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Kuala Lumpur

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How to travel on a budget in Kuala Lumpur

Anyone coming to Malaysia after spending time in other parts of Southeast Asia, with the exception of Singapore and Brunei, will be struck by how expensive it is. While it is relatively easy to get by on less than 20 US dollars a day in much of the region, doing so in Malaysia is next to impossible. This is particularly true of Kuala Lumpur, where (like most capital cities) everything from accommodation to food costs that much more. Despair not though, it is possible to have an enjoyable time in KL, and not bust your budget too badly.

One of KL's small but perfectly-formed guesthouses.

Think small. KL has a growing number of decent guesthouses, and they provide reasonable value for money. Many include a simple breakfast, free WiFi and comfortable chill-out areas. And none charges the dreaded plus plus (10% service, 6% tax). For larger hotels, it really pays to book ahead, online. Hotel rack rates are to be avoided at all costs.

Mmm, ikan bakar. It won't barbecue your budget.

Eat local. The best advice for food in KL is to follow the crowd. It is nearly always possible to have a tasty, filling meal for under 10 ringgit, if you opt for shopping centre food courts, street stalls or open-air eateries. South Indian food is an especially good bet.

Cut down on booze. Alcohol is punitively taxed in Malaysia, not for moral or religious reasons, but because it’s a great source of revenue. It is possible to drink cheaper in KL, but it’s never cheap, particularly when it comes to wine. Follow this link for top tips about drinking on a budget in KL.

An expensive treat, despite being brewed down the road.

Take public transport. The main accommodation areas are all within striking range of the Monorail and/or LRT. Use them wherever possible. While not a bargain, taxis are reasonable value, so long as it’s on the meter, the fare is shared by more than one person, and you avoid rush hours.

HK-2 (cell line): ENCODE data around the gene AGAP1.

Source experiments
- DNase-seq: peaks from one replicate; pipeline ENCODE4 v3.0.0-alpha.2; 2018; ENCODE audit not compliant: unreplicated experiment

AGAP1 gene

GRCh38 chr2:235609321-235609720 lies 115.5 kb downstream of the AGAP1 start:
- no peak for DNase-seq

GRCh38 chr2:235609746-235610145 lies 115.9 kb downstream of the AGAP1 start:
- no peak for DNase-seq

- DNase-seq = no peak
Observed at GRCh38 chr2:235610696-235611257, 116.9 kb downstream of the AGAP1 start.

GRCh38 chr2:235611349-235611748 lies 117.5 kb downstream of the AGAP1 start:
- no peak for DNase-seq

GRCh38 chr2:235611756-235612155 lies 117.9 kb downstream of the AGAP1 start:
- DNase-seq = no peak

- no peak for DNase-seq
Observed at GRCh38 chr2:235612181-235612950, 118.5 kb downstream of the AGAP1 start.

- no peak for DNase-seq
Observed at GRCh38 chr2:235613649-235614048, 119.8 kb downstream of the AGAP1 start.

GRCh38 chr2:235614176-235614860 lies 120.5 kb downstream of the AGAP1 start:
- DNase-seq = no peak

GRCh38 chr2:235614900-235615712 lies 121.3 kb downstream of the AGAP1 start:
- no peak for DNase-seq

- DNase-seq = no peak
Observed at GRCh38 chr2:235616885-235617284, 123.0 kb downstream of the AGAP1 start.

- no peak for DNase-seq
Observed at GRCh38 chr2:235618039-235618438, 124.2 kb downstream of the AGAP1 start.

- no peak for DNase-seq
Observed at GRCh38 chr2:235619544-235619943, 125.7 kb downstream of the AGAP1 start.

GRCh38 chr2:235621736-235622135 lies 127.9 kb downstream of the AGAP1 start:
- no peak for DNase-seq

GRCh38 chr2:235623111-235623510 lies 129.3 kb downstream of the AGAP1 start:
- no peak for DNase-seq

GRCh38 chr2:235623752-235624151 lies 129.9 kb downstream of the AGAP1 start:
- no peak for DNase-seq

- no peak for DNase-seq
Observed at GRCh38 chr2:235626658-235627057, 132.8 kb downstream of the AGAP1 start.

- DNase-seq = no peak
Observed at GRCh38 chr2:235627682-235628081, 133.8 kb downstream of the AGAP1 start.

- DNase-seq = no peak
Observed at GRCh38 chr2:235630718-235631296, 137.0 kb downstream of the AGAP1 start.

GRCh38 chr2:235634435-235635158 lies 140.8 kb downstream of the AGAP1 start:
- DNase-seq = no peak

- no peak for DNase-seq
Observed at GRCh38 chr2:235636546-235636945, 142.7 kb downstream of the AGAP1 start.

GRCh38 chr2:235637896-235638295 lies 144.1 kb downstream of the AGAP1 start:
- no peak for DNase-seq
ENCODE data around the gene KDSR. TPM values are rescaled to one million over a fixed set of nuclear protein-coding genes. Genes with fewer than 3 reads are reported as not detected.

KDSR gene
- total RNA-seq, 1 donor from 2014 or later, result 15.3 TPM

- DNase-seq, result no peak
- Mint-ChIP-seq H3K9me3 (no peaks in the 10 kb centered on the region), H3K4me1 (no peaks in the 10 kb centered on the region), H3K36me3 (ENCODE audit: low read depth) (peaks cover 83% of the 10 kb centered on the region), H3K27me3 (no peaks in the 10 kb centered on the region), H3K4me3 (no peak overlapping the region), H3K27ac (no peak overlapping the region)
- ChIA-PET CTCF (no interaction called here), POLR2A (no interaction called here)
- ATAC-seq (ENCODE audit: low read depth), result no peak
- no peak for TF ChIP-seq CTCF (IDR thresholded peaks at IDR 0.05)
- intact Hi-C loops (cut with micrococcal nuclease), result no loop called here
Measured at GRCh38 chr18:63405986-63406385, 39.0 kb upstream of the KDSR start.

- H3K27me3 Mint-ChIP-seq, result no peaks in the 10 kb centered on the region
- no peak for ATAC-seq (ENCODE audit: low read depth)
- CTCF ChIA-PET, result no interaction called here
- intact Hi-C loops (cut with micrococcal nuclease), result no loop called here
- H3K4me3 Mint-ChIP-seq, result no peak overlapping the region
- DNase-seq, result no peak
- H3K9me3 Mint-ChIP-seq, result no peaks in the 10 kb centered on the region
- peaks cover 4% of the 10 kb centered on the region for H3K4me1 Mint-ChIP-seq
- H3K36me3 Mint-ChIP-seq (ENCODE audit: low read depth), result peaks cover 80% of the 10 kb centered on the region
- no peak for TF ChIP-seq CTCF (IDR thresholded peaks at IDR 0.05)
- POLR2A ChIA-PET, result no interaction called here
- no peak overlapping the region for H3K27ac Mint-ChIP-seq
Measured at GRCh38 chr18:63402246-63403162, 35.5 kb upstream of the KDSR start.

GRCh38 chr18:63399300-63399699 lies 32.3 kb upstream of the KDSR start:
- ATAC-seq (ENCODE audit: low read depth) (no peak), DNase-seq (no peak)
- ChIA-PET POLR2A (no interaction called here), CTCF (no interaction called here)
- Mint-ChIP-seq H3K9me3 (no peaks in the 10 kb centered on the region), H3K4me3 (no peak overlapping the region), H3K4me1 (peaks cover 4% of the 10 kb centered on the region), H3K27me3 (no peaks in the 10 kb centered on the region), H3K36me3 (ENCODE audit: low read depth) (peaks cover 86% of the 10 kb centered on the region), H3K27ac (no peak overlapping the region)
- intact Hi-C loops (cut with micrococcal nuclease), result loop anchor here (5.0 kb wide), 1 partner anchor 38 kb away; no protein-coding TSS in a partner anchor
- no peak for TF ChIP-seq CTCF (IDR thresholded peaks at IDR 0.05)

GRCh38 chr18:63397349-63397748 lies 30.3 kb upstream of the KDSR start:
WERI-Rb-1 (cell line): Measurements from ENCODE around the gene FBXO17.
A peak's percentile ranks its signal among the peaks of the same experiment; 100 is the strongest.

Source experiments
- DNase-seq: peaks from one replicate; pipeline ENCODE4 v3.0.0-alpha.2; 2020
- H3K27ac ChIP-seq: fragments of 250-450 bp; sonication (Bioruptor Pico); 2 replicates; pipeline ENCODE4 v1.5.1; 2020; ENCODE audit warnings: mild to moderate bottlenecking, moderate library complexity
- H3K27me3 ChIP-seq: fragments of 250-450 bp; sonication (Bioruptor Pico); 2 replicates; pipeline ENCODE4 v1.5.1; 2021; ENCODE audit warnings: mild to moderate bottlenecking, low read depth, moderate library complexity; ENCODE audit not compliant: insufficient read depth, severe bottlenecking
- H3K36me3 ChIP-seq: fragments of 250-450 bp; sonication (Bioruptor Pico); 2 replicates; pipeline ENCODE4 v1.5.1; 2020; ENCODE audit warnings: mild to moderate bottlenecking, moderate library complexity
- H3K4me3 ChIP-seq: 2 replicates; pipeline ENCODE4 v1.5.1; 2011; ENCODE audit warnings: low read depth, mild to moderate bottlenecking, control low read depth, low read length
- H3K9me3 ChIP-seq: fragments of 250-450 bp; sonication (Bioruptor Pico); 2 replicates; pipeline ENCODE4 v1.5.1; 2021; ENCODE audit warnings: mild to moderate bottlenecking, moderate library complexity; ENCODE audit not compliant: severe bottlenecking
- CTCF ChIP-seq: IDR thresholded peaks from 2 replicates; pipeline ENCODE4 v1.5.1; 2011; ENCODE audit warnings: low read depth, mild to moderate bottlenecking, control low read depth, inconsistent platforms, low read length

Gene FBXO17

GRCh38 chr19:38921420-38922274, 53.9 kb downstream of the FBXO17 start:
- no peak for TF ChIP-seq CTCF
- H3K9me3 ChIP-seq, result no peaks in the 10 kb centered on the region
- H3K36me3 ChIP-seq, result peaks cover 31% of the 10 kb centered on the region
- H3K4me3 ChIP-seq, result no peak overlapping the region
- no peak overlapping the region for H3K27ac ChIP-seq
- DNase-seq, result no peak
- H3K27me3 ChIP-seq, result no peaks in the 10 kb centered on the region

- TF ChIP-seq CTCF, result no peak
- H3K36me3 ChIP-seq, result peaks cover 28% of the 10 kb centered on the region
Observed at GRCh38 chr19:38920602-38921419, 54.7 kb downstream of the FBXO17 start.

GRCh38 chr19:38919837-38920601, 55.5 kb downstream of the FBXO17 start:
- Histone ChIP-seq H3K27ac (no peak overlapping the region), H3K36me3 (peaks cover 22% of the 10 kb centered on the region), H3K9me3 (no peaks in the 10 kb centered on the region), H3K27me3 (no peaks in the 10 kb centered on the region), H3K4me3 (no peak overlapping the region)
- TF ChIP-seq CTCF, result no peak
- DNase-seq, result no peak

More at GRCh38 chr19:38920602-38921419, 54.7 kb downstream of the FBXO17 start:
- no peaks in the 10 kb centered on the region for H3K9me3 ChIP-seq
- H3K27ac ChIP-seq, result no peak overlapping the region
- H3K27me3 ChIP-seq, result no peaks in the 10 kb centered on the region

Let the train take the strain off your wallet.

Shop during sales. Thanks to the appreciation of the ringgit, the vast majority of name brand goods are more expensive in KL than they are in Western countries. As a general rule, if something is not heavily discounted, it’s not worth buying.

Free is good. Many sights are free in KL, including places of worship, public open spaces, and even some museums and galleries. Others charge a nominal fee, such as 5 ringgit to get into the National Museum.

Masjid Jamek, one of KL's many free attractions.

Don’t be stiffed by double pricing. Most commonly, the worst tourist rip-offs in KL are also the ones that charge more for tourists than Malaysians. The Bird Park, for example, charges an astonishing 45 ringgit for foreigners (equivalent to a whopping 15 US dollars), while locals pay 20 ringgit.

It should be remembered that even if you stay in the cheapest dorm bed, eat only street food, spurn all booze and always use the cheapest available transport, you will still struggle to get by on less than 60 ringgit or 20 US dollars a day. If you’re on a budget that’s lower than this, you may want to skip KL altogether and head elsewhere in Malaysia, where prices are generally lower.


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